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Matisyahu: rockin’ the heart of reggae

You’ve probably never seen an Orthodox Jew headbang unless you’ve been to a Matisyahu concert. His hair a little silver, beard covering his face, he seems wise beyond his 31 years, but can still headbang harder than any teenager I’ve seen. Hasidic Jews are known for incorporating music and dance into their worship, expressing their spirituality through creative outlets, but I don’t think it’s been done quite like this before. 

Two seemingly contradictory paths, a devotion to Orthodox Judaism, and a talent for gritty free-style beat boxing and reggae-infused singing, have intertwined with style in Matisyahu’s genre-busting music. Growing up in Brooklyn, NY, there may be little mystery to how these distinct cultural influences found their way into Matisyahu’s music, that blends Hasidic Jewish singing (which uses syllables rather than words to express emotion, reminiscent of skat and reggae “eh oh’s”) with the kind of poetic rapping only found in underground hip hop, and a little bit of masterful beat boxing to top it all off.

Despite starting out with a somewhat rebellious attitude towards authority and discipline, (dropping out of high school, following the band Phish around on tour), Matisyahu (then known as Matthew Miller) later found the balance he was looking for in the structure of Orthodox Judaism. After traveling to Israel when he was 16, and completing high school in a wilderness school that focused on cultivating the arts, the seeds had been sown for his spiritual conversion. In retrospect, it may not seem so surprising a 180 coming from someone who makes a living out of harmonizing contradiction. 

Dressed in his traditional Jewish hat, an Adidas-style track suit hoody, and Nike shoes, his style and movements (slight step-hopping, the would-be break-dancing kind) screamed New York hip hop scene, as he took the stage at the Commodore Ballroom Sunday night. He has been touring around the world with his band, Brooklyn’s The Dub Trio, for almost 2 years, promoting his latest album Light (going everywhere from Poland, to Russia, to Australia and South America). While the 31-year-old Hasidic Jewish musician from New York is best known for sparking a new-age revival in reggae music with the Billboard top-charting hit “King Without A Crown” and his Grammy-nominated 2006 album Youth, his latest album, Light, inflects more ska and rock-edge to his style. Matisyahu seems intent on making it even harder to place him in any one particular box.

But he made sure to warm up the crowd with some generous doses of the soulful reggae beats that made him famous, before showing off some of his cultural expansions found on Light. Melding hints of drum ‘n’ bass, rock, and ska-punk, he showed us that there’s a few more genre-bending cultural shocks up his sleeve. But make no mistake, Matisyahu pulls it off so naturally that it makes you think the would-be culture clashes should have fit together all along. This musical mix came together most dramatically and skillfully in his song “Darkness Into Light” which had a synthesizer spouting drum ‘n’ bass beats, while an electric guitar created elevating sounds behind Matisyahu’s reggae rapping.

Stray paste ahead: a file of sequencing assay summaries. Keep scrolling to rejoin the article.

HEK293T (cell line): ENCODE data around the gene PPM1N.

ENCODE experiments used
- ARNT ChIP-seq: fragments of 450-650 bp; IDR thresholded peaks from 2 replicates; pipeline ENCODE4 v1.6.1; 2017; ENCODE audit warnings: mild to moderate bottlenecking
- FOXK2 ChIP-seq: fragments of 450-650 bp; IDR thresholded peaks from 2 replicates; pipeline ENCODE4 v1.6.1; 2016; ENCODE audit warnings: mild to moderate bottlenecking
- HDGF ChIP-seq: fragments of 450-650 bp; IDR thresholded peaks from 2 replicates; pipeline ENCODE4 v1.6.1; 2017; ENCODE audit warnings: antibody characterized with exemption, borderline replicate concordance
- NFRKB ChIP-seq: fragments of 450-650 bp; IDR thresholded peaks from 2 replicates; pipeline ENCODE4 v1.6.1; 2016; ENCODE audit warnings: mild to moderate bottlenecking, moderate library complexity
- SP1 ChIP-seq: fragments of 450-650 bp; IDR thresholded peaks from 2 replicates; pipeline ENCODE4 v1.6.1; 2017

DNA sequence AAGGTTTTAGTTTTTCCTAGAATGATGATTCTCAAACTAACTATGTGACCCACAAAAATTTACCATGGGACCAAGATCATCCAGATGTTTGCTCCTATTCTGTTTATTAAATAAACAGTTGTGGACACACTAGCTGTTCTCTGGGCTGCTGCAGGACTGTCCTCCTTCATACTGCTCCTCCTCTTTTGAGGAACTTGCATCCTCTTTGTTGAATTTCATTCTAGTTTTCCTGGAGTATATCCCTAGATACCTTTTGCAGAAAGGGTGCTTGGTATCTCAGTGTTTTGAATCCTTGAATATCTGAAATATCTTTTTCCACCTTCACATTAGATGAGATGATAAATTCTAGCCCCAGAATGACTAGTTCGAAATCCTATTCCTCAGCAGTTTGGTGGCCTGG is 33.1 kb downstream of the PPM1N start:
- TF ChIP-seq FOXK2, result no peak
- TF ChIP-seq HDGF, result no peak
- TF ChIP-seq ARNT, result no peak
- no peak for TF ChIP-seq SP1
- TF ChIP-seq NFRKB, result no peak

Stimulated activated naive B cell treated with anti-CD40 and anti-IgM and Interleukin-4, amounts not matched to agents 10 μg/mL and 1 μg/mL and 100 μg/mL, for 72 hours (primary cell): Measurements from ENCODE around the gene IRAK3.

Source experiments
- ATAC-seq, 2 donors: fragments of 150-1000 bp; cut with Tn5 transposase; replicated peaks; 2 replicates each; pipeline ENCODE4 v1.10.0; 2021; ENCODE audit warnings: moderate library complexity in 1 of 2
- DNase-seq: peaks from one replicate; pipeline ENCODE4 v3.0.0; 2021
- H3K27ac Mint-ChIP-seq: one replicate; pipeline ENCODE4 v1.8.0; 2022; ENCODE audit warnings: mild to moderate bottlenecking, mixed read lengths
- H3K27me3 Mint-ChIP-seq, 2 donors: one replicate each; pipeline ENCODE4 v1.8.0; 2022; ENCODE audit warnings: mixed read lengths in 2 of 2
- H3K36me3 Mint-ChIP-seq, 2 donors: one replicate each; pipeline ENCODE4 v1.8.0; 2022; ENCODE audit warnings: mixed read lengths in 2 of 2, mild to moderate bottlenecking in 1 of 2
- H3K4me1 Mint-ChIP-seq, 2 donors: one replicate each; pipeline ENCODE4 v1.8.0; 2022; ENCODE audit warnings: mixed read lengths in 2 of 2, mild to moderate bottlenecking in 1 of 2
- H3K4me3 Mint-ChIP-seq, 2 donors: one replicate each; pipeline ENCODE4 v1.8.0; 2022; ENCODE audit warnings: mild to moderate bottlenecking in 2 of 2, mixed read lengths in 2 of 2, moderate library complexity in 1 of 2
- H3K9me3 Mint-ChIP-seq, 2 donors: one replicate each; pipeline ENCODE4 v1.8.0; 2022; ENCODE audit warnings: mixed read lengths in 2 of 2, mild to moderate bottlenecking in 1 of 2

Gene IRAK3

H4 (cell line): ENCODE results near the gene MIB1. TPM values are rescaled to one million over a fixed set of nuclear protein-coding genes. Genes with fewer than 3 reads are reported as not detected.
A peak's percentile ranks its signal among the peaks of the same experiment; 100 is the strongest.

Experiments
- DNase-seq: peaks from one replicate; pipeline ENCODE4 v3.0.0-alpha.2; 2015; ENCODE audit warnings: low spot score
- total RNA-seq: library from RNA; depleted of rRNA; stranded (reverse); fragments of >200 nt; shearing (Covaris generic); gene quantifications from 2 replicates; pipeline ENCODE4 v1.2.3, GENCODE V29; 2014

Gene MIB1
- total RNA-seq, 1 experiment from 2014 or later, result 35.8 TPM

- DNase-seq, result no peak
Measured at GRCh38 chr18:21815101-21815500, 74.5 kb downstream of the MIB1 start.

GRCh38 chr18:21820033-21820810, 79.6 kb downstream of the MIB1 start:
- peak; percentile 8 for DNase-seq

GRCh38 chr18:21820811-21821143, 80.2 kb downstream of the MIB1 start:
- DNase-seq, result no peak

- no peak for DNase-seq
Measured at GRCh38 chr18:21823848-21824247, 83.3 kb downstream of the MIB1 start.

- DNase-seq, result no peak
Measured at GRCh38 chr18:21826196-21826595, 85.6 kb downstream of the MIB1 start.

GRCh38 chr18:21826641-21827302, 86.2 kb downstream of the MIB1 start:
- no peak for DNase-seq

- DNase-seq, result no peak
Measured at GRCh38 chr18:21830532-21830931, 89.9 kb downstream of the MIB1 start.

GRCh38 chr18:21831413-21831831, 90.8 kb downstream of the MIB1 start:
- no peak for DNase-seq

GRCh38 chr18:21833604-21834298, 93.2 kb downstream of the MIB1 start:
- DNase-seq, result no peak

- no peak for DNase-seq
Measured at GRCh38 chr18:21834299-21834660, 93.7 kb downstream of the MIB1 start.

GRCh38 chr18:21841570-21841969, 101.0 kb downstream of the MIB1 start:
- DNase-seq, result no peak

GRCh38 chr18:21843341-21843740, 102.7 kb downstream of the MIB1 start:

But all this added edge was softened by Matisyahu’s surprisingly beautiful and uplifting voice which, backed by the echoes of an electric guitar, created ethereal dreamy songs that built up and smoothly transitioned from singing, to scatting, to beat boxing, rapping and reggae chanting like in “I Will Be Light” where he chants “You’ve got one tiny moment in time, for life to shine, to shine, to burn away the darkness.” His song “Aish Tamid,” ending with a powerful crescendo, but starting off as a beautiful ballad, and then transitioning smoothly to something between singing and rapping, before picking up speed towards a marching underground hip hop beat where he spit poetic lyrics that created a collage of images of Israel and New York.

Many of the songs showed off his singing voice, but near the end of the show, his voice dropped a whole octave for a medley of songs (“Dispatch the Troops”, “Lord Raise Me Up”) that held a distinct grimy reggae sound that belongs in a bumping cadillac. It’s here where it was unquestionably clear that the record was recorded in Jamaica, and if you closed your eyes, you were easily transported there. 

While his faith provides the inspiration for his poetic lyrics, and at times Matisyahu performs in a way that makes it seem like a spiritual act (eyes closed, deep in concentration, or else lost in his own spinning) his music invites people to share a connection to his triumphant sense of hope. His songs “One Day” and “Jerusalem” had the crowd’s enthusiasm drawing him out of himself and into direct connection with those singing along. There is a recurring theme of perseverance that undoubtedly people from all backgrounds can relate to, like is found in “So Hi So Lo” where he sings “I am searching for the shade of the tree/Heard about it from a tune in the breeze/They say it exists on the other side of the road/But which road nobody was told/ So low/ All I know is I must find a road/That leads where nobody goes/So low/I can roll down the windows where the wind blows down those fears and foes.”

Matisyahu is a reflection of melding of cultures that co-exist but rarely intertwine as gracefully, successfully, and confidently. His constantly evolving sound is somehow stunningly and excitingly new, while also being comfortingly familiar and reminiscent of the simple poetic hope found in the likes of reggae icons like Bob Marley.

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